Paramedic program costs growing, county seeks solutions
When sirens wail and police cars scatter oncoming traffic like a flock of geese, it’s usually Mono County’s paramedics that are behind the wheel of the ambulance.
It’s an unusual system in a world of private ambulance services, but it has worked well for this small, rural county—a place where population is low, hospitals are far apart, and private ambulance companies would be hard-pressed to make a profit.
But the paramedic program is not cheap and it has been growing in cost by about $500,000 a year, far outstripping the revenue stream that was set aside by voters more than a decade ago to help fund a paramedic program.
Mono County Supervisors met Tuesday to figure out how to cut costs to the program after a private company conducted a preliminary, $65,000-study report.
Audience members raised concerns over the report.
“I’d like to see this be a truly county-wide evaluation and it’s not, the Highway 6 corridor is not addressed in here at all,” said Rick Mitchell, a Mono County Paramedic.
Sheriff Rick Scholl said he had not been consulted regarding the report.
“We have never been involved in this process,” he said. “(We) have some real questions about this, before it gets to the final stage.”
The supervisors had other problems with the study, too, including problems with publicizing the study—it wasn’t—and the supervisors essentially said it was time to go back to the drawing board.
“I see some problems with this study. I need to see comparisons to other communities, what have they done?” said Supervisor Byng Hunt.
“How can we combine public services with privatization? I’d like to see some scheduling options—how to save overtime costs. I love how the paramedics help us. I want to remunerate them properly, but we need to do it so as to not break us. We brought you on to help us put the brakes on.”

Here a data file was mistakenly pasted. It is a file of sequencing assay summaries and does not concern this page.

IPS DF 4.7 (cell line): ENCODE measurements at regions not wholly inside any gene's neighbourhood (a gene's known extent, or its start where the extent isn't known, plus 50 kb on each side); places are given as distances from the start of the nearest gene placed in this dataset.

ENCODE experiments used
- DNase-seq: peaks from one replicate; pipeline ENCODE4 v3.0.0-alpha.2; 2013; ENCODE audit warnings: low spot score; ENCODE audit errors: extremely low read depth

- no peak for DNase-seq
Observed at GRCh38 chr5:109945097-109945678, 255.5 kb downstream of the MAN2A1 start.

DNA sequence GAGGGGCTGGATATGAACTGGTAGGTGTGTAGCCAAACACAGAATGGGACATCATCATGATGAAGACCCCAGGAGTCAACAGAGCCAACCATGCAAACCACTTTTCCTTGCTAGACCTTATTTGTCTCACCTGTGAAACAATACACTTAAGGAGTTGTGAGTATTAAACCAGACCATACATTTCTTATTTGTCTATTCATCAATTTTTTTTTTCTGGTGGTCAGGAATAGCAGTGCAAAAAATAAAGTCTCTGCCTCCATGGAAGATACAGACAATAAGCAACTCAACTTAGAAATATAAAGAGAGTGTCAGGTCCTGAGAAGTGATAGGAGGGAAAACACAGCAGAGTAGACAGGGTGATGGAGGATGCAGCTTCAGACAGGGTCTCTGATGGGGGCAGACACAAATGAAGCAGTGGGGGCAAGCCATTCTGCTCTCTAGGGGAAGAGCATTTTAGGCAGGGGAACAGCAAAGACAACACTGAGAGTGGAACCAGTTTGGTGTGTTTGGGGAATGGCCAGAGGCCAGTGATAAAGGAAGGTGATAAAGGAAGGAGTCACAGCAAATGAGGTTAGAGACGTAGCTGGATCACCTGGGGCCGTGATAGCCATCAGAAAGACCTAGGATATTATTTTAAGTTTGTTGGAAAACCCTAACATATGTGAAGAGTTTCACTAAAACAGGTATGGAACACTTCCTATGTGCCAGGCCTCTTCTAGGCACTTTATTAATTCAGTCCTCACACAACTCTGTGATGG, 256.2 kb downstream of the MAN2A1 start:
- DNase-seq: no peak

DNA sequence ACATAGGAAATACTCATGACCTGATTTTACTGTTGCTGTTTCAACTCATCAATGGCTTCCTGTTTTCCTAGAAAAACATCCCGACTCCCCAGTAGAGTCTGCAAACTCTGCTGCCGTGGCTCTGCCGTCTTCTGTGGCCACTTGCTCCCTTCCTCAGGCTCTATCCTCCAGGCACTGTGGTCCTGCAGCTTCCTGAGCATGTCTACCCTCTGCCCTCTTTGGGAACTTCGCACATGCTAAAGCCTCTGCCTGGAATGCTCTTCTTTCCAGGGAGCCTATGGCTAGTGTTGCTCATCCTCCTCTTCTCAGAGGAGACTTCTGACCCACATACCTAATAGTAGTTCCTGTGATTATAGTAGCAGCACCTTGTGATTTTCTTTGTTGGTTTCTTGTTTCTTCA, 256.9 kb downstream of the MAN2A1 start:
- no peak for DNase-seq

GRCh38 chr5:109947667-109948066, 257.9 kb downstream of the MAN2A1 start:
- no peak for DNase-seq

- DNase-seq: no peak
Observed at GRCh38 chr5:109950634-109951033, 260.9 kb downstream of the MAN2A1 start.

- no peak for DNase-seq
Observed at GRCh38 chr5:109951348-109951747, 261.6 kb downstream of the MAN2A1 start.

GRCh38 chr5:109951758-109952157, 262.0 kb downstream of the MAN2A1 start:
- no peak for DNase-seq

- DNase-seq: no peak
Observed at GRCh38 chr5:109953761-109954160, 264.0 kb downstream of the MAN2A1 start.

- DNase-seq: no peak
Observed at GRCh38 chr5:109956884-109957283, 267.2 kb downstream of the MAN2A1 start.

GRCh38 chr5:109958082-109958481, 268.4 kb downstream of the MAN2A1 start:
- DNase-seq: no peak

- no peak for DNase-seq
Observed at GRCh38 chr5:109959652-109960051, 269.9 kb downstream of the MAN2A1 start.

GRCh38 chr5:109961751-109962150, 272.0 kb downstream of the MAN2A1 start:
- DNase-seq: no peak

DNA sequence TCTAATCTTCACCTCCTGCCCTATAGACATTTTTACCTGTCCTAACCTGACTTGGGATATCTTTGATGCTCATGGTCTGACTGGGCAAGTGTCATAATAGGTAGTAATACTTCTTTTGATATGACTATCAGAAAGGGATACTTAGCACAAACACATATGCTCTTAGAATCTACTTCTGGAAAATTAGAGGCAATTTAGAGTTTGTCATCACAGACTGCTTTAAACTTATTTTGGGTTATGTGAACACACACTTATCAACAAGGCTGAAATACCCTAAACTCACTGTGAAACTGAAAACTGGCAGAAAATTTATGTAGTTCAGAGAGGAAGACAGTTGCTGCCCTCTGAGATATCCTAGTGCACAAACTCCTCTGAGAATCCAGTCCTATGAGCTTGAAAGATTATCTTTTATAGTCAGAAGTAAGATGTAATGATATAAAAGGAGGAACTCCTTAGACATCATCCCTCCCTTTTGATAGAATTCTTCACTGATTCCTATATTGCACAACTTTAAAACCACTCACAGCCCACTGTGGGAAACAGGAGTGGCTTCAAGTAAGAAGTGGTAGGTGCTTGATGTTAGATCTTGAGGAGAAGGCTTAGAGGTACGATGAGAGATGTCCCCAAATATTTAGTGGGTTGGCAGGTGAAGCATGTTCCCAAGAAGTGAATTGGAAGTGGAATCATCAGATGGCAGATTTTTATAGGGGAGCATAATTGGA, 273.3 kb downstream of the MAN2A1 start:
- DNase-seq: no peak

The issue was made more critical because the county recently entered negotiations with the paramedics union, said supervisor Vikki Bauer.
“Right now, the program costs the county about $2.9 million a year, and that money comes out of the general fund,” she said Thursday.
She added that when the voters agreed to raise the county sales tax from 9 percent to 12 percent 16 years ago, two percent of the increase was set aside to help fund the paramedics program.
Annually, the amount collected for the program through this increase is about $380,000 to $400,000, she said, not enough in the face of exponentially increasing personnel costs.
“It is an unsustainable situation,” she said.
“It’s a paramedic program on steroids. We need to figure out a way to freeze this cost, at minimum. We cannot afford to keep paying another half million a year indefinitely.”
Hunt said he believed the best way to control costs would be to change how overtime is reported, and, to allow Emergency Medical Technicians (EMTs) to ride with paramedics on incidents, instead of sending out two paramedics for each incident—as is now mostly the case.
“EMTs, or perhaps some part time employees, would cost the county less. Most of this could be accomplished by attrition,” he said.
The consultant suggested the county use its paramedics more intensively within each community.
“We think the focus of paramedics should expand to doing more community medicine (called paramedicine),” said Rick Keller, of Fitch and Associates, the company that conducted the study. “There is a nation-wide move toward community paramedicine.”
For example, if an elderly person is discharged from the hospital, a paramedic could be used to check on her, make sure she’s okay, he said.
“Mono County is the ideal place for this,” he said. “You only have one hospital. You should consider integrating and expanding the paramedic’s capabilities.”
The supervisors asked the consultant to address the issues and come back to them in the near future.